Bhogavarman, Bhoga-varman: 2 definitions
Bhogavarman means something in Hinduism, Sanskrit. If you want to know the exact meaning, history, etymology or English translation of this term then check out the descriptions on this page. Add your comment or reference to a book if you want to contribute to this summary article.
Kavya (poetry)Source: Wisdom Library: Kathāsaritsāgara
1) Bhogavarman (भोगवर्मन्) is the name of a King who received orders from King Ādityavarman to put Śivavarman to death, according to the Kathāsaritsāgara, chapter 5.
2) Bhogavarman (भोगवर्मन्) is the name of a merchant (vaṇij), as mentioned in the Kathāsaritsāgara, chapter 54. Accordingly, as the Goddess Vindhyavāsinī (Durgā) said to Yaśovarman: “... return to thy own country, and there go and examine into the good fortunes of the two merchants, Arthavarman and Bhogavarman, and find out which of the two pleases thee, and then come here and ask a like fortune for thyself”.
The story of Bhogavarman was told by an astrologer to king Samarabāla and four others in order to demonstrate that “a smaller fortune, accompanied with enjoyment, is to be preferred to a great fortune, which, though great, is devoid of enjoyment and therefore useless”.
The Kathāsaritsāgara (‘ocean of streams of story’), mentioning Bhogavarman, is a famous Sanskrit epic story revolving around prince Naravāhanadatta and his quest to become the emperor of the vidyādharas (celestial beings). The work is said to have been an adaptation of Guṇāḍhya’s Bṛhatkathā consisting of 100,000 verses, which in turn is part of a larger work containing 700,000 verses.
Kavya (काव्य, kavya) refers to Sanskrit poetry, a popular ancient Indian tradition of literature. There have been many Sanskrit poets over the ages, hailing from ancient India and beyond. This topic includes mahakavya, or ‘epic poetry’ and natya, or ‘dramatic poetry’.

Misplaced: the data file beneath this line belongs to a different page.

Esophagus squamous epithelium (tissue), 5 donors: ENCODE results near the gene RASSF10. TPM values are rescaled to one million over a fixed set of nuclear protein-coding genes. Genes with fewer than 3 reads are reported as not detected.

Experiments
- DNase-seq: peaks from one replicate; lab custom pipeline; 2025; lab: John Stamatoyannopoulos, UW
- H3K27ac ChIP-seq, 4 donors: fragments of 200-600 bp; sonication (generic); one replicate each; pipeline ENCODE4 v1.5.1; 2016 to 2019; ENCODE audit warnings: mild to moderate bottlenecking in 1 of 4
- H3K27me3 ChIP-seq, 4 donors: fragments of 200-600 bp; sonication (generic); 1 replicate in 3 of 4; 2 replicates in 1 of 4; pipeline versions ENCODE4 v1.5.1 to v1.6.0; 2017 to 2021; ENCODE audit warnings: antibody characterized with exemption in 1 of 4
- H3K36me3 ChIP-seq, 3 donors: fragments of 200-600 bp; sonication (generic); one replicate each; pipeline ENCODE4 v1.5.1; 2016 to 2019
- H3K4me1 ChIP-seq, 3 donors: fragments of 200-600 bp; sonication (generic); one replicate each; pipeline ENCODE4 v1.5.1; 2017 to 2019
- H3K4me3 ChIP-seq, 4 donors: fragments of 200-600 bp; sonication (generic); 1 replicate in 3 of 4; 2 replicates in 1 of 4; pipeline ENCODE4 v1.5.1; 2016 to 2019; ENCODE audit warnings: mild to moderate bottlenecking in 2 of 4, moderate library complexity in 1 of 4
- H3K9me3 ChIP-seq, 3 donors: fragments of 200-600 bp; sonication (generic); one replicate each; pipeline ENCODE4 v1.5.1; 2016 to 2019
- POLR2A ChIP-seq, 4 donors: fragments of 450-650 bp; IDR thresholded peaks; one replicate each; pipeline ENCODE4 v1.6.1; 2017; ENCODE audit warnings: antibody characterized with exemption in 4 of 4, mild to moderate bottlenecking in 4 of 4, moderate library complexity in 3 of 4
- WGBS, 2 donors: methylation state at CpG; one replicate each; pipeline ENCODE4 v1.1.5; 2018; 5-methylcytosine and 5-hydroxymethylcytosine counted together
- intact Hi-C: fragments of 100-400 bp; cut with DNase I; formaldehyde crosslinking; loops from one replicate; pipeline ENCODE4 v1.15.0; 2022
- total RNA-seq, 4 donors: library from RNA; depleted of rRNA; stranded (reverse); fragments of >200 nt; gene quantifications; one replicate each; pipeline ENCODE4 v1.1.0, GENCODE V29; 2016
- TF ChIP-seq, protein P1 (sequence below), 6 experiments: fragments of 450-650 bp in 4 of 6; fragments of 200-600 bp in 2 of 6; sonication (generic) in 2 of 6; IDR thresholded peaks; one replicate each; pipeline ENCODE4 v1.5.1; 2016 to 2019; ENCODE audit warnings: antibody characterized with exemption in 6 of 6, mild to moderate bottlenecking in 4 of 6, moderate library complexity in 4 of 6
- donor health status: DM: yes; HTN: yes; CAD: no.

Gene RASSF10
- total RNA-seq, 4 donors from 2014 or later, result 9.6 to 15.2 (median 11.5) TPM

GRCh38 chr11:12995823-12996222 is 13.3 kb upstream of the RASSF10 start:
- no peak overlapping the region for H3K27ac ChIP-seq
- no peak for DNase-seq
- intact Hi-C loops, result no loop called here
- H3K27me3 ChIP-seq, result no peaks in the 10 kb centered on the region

Languages of India and abroad
Sanskrit-English dictionarySource: Cologne Digital Sanskrit Dictionaries: Monier-Williams Sanskrit-English Dictionary
Bhogavarman (भोगवर्मन्):—[=bhoga-varman] [from bhoga] m. Name of various men, [Kathāsaritsāgara]
Sanskrit, also spelled संस्कृतम् (saṃskṛtam), is an ancient language of India commonly seen as the grandmother of the Indo-European language family. Closely allied with Prakrit and Pali, Sanskrit is more exhaustive in both grammar and terms and has the most extensive collection of literature in the world, greatly surpassing its sister-languages Greek and Latin.
See also (Relevant definitions)
Search found 2 books and stories containing Bhogavarman, Bhoga-varman; (plurals include: Bhogavarmans, varmans). You can also click to the full overview containing English textual excerpts. Below are direct links for the most relevant articles:
Buddhist records of the Western world (Xuanzang) (by Samuel Beal)
Kathasaritsagara (the Ocean of Story) (by Somadeva)